Laura A Brannelly, Michel E B Ohmer, Veronica Saenz, Corinne L Richards-Zawacki
The availability of freshwater for humans and other organisms is rapidly changing, and urbanization, agriculture, and an increasing human population are driving causes. Changes to the duration and amount of surface freshwater might have profound consequences for wildlife that require water to complete their life cycle. Many amphibian species need freshwater for larval development, and pond drying might not only reduce their survival to and after metamorphosis, but also impact their long-term ability to fight off diseases.
We explored the effects of pond drying on the development, growth, survival and immune function of tadpoles and post-metamorphic frogs. We found that when frogs developed as tadpoles in drying ponds, they had lower survival, were smaller at metamorphosis, and had reduced or altered immune function. Small frogs that metamorphosed early, regardless of drying treatment, were also found to have reduced immune function, demonstrating potentially long-term consequences of early developmental stress. Interestingly, we found that under drying conditions, males were able to metamorphose more quickly than females, indicating that more males than females could successfully escape a drying pond.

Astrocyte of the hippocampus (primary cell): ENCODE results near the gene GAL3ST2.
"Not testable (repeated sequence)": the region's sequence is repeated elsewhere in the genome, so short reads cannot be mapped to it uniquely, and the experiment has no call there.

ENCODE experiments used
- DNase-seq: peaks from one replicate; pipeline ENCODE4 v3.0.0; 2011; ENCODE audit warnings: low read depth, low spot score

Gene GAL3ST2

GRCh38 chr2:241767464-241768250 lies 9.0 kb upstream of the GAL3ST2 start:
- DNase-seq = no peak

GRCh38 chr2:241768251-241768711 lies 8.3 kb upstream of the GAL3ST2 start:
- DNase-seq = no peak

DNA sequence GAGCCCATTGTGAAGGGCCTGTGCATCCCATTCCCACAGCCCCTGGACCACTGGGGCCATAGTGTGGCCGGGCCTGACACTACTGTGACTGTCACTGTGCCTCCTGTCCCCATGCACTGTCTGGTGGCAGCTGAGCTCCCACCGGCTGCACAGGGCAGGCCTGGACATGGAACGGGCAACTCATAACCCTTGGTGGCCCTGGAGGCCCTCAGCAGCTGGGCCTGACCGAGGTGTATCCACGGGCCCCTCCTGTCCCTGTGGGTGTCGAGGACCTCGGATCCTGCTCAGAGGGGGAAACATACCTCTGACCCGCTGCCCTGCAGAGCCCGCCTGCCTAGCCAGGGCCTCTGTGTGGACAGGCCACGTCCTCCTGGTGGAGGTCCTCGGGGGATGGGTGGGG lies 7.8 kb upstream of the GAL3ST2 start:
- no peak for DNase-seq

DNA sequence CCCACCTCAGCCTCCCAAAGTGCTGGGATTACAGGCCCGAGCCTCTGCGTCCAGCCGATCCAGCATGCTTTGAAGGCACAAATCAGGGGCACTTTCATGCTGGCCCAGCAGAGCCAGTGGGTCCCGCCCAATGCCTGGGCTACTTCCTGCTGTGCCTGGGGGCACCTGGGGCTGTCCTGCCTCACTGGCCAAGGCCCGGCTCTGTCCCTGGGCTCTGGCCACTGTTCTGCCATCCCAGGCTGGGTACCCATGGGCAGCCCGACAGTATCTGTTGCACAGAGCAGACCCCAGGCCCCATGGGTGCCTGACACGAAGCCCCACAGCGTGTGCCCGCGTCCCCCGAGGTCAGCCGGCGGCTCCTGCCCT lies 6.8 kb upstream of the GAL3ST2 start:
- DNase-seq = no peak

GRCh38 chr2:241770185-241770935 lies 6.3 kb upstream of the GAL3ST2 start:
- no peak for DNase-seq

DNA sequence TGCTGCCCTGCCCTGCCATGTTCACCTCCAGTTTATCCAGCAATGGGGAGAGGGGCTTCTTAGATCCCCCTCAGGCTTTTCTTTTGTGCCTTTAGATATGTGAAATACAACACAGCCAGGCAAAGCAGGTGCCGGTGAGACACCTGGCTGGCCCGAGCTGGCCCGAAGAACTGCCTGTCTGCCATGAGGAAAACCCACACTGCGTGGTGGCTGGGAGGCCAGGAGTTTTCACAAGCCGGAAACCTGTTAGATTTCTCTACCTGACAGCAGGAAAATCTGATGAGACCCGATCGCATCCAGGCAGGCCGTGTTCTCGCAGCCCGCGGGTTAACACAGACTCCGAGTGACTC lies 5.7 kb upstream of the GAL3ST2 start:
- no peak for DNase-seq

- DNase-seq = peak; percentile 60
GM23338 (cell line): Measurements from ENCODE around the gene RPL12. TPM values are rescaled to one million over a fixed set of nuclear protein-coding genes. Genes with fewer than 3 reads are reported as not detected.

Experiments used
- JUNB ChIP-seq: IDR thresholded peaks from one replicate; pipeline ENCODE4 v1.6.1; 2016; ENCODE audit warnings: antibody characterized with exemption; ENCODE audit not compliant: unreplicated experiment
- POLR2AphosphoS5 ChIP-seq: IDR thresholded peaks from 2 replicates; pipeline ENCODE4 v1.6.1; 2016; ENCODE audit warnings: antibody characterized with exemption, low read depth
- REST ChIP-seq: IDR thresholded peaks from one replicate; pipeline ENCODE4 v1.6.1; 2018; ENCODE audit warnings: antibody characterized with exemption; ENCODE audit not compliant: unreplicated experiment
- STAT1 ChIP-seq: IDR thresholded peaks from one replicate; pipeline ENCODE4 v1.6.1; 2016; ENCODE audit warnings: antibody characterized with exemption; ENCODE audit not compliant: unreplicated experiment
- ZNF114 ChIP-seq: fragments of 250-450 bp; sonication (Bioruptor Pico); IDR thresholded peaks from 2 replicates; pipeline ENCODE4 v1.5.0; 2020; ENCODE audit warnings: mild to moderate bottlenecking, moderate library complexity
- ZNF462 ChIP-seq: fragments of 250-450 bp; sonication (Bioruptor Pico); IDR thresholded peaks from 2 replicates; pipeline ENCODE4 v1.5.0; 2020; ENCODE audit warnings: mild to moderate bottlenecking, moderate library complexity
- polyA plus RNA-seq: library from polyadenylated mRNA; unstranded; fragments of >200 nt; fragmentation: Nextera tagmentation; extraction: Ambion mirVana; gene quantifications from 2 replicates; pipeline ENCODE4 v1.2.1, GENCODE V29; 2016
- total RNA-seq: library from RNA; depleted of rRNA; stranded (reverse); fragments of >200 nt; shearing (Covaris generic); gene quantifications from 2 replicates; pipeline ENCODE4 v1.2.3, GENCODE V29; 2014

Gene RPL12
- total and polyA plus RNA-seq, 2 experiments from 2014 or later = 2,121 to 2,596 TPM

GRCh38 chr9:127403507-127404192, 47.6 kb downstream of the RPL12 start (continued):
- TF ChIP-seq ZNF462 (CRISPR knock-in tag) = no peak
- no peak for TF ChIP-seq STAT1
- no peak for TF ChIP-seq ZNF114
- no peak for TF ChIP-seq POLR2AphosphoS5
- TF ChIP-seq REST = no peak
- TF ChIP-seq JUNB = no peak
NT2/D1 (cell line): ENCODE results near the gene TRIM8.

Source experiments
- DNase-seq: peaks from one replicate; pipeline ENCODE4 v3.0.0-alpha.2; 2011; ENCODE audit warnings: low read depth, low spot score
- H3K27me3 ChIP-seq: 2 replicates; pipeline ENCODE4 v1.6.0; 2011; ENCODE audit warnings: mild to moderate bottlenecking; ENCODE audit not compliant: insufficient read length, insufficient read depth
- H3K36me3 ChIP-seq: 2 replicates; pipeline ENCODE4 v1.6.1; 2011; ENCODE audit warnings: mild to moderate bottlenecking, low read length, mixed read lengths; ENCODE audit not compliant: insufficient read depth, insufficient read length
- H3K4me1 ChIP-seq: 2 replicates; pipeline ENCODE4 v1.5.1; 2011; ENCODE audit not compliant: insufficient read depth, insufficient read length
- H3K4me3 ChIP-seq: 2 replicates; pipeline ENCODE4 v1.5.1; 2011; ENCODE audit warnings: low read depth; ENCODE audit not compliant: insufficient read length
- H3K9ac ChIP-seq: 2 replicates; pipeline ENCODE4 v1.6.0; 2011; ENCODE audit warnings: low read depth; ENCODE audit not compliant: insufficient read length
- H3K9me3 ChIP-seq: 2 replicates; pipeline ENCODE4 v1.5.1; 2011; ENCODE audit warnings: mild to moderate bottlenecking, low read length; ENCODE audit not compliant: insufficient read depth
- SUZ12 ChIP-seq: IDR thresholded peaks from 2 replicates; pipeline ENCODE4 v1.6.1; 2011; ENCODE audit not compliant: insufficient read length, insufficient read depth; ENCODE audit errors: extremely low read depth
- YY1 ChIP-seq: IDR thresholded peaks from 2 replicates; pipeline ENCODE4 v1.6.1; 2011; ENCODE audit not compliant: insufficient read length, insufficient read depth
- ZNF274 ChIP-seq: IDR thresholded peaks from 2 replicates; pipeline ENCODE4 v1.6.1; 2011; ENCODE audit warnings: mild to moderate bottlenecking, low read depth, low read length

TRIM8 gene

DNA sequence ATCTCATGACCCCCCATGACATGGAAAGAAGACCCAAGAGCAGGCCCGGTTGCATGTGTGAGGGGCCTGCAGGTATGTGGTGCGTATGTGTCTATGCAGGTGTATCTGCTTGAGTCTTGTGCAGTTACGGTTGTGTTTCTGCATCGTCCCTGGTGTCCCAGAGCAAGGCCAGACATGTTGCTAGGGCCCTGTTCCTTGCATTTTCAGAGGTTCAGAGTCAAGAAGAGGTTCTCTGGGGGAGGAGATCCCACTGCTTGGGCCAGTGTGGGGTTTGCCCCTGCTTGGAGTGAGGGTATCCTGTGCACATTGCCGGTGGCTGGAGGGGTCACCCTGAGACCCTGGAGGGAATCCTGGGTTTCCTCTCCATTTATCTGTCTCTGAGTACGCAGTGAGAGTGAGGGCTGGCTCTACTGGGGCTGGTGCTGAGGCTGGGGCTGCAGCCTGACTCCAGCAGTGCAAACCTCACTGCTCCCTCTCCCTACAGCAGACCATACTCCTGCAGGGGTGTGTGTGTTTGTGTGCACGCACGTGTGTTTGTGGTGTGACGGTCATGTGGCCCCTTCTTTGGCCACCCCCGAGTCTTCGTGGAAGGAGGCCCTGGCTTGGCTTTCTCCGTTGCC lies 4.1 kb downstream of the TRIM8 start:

Water availability is essential for amphibians that breed in ponds and streams. Human induced environmental change is decreasing the availability of water and increasing the threat that environmental stressors pose for wildlife. Our research demonstrates that increased pond drying rates might decrease frog survival, influence females more than males, and negatively impact immune function. Reduced immune function might make amphibians more susceptible to pathogens and parasites common in their environments and contribute to ongoing global population declines. Overall, we demonstrate the importance of changes in the larval environment for amphibian health and discuss how these changes might impact amphibian populations into the future.
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